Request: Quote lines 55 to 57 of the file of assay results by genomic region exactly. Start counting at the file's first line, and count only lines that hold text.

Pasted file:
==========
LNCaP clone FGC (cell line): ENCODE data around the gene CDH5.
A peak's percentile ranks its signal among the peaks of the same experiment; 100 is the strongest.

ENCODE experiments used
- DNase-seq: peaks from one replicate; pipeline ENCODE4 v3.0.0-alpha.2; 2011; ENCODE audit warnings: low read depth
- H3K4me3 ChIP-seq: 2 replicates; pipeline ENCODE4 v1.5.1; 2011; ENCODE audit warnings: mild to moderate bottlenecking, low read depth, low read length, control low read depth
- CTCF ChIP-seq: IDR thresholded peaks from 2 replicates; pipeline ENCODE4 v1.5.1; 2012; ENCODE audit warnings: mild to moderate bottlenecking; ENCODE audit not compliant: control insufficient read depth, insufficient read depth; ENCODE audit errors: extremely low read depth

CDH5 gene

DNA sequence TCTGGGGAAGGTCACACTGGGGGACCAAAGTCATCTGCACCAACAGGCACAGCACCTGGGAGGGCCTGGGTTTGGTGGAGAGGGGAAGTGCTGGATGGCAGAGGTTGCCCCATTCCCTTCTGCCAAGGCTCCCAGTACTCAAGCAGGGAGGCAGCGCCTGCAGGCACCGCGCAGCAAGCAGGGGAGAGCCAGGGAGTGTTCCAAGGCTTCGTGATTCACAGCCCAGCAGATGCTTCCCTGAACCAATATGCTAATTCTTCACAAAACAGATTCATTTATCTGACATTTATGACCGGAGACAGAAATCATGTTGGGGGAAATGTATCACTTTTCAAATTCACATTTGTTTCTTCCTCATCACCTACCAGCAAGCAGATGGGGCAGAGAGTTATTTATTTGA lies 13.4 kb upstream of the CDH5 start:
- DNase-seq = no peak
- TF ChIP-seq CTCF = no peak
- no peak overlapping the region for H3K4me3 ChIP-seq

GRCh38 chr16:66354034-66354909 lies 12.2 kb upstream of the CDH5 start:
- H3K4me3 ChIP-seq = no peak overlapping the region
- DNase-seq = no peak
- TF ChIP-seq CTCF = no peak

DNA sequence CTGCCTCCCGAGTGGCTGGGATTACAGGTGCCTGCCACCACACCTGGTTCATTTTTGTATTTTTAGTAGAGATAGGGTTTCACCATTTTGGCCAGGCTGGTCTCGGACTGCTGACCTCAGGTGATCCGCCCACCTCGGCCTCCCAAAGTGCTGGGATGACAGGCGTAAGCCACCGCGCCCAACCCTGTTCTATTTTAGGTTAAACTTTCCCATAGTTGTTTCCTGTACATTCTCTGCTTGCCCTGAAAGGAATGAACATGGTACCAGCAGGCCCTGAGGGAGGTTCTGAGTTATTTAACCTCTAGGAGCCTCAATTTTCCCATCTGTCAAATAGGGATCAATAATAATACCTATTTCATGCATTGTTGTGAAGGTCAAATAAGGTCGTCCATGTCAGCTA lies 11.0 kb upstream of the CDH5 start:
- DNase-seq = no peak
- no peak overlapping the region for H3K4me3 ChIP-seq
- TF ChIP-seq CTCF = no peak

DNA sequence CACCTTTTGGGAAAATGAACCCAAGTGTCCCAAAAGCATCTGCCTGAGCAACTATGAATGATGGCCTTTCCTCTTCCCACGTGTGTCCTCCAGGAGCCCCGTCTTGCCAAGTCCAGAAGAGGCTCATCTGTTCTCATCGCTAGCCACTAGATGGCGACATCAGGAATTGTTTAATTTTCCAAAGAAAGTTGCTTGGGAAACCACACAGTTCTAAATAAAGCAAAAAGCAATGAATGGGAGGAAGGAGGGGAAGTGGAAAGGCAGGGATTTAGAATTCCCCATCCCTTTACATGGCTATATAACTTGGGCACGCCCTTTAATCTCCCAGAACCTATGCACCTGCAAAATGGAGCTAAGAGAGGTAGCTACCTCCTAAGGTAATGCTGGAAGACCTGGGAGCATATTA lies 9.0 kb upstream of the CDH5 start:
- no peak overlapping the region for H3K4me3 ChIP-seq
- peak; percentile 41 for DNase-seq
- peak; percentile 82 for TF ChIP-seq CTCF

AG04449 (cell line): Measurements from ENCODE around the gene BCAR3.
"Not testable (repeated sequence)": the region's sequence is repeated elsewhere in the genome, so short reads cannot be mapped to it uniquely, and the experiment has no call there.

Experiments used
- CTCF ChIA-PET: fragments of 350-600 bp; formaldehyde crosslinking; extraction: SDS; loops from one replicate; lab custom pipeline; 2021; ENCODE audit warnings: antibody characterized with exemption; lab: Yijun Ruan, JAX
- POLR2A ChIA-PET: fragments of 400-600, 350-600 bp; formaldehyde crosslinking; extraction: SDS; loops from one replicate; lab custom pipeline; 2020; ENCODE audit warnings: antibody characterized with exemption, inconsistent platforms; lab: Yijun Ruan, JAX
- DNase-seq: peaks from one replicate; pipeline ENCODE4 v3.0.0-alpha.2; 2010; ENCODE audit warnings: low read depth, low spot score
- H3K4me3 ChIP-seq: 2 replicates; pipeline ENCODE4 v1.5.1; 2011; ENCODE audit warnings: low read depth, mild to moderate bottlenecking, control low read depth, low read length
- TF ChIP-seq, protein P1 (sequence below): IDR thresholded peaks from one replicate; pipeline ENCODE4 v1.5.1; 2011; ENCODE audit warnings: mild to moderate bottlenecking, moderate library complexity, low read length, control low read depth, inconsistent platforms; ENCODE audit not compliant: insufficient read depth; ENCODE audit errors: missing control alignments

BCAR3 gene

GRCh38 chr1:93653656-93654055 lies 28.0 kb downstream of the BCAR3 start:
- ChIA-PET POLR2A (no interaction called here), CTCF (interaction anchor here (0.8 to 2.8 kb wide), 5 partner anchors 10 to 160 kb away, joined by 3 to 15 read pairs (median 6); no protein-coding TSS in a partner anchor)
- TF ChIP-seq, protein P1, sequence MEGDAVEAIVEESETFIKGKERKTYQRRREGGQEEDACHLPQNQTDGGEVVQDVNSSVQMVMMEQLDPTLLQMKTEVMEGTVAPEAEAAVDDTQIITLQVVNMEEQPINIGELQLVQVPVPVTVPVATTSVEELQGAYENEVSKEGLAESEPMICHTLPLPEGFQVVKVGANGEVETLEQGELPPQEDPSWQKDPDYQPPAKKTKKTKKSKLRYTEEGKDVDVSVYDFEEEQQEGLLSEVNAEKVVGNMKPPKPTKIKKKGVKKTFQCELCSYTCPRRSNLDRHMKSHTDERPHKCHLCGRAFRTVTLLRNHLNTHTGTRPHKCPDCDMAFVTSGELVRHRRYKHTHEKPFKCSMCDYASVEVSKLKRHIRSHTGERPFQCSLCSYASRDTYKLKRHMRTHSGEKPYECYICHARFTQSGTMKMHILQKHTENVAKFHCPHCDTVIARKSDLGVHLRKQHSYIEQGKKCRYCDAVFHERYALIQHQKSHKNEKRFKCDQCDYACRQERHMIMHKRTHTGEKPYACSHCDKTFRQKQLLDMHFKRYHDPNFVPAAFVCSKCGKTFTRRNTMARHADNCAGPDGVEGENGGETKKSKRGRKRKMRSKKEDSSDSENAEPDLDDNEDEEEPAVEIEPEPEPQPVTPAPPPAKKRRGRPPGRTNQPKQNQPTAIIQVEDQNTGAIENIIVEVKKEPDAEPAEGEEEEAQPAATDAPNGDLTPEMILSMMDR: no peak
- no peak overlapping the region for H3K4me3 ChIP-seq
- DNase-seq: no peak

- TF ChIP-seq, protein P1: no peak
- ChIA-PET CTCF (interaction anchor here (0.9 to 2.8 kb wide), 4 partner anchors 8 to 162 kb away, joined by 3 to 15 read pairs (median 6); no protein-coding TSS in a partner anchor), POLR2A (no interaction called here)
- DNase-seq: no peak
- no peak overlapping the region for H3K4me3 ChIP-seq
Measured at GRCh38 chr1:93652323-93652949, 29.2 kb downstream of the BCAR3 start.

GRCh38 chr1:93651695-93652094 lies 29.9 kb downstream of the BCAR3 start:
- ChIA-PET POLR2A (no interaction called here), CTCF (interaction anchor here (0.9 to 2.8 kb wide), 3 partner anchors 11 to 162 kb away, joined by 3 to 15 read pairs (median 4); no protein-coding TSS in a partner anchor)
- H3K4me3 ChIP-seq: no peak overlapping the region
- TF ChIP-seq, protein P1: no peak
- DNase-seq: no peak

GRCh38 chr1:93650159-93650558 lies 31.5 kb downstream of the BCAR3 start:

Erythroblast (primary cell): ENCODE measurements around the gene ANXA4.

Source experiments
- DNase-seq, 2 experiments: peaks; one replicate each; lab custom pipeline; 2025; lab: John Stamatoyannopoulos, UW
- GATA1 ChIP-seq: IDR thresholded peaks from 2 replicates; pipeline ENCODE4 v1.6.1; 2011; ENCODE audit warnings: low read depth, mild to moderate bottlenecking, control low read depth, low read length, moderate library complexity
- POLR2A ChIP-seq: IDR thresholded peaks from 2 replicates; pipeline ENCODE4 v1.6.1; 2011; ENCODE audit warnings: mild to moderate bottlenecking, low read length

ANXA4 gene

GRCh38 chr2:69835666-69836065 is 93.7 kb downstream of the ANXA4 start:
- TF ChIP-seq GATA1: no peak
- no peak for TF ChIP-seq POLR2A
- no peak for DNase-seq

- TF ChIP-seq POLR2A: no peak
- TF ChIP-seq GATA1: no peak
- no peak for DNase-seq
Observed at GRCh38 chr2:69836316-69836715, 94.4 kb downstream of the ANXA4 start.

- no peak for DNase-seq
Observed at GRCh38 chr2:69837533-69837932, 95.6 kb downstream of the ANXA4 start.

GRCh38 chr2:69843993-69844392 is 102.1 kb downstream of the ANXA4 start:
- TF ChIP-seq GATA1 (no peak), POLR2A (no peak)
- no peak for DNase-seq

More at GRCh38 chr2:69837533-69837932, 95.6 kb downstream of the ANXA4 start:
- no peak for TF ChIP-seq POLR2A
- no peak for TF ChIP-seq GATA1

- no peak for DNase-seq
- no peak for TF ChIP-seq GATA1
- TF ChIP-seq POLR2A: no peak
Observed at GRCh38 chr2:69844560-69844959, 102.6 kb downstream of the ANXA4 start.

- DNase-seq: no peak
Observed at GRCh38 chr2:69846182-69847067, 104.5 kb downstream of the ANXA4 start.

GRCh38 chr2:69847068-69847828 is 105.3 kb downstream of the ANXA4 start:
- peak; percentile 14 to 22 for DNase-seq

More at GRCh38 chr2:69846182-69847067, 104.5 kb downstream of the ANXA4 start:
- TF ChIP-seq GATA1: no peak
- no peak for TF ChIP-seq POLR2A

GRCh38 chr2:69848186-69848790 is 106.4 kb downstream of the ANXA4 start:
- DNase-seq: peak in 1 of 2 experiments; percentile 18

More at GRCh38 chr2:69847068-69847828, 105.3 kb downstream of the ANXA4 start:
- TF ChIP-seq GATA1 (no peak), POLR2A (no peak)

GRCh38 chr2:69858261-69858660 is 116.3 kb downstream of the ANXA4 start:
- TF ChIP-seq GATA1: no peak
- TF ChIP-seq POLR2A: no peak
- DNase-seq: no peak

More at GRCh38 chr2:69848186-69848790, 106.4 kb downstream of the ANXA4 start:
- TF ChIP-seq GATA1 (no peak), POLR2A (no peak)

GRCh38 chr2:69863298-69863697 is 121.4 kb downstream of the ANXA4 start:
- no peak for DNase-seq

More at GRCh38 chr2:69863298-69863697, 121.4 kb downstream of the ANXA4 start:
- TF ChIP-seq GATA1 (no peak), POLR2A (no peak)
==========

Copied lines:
GRCh38 chr2:69835666-69836065 is 93.7 kb downstream of the ANXA4 start:
- TF ChIP-seq GATA1: no peak
- no peak for TF ChIP-seq POLR2A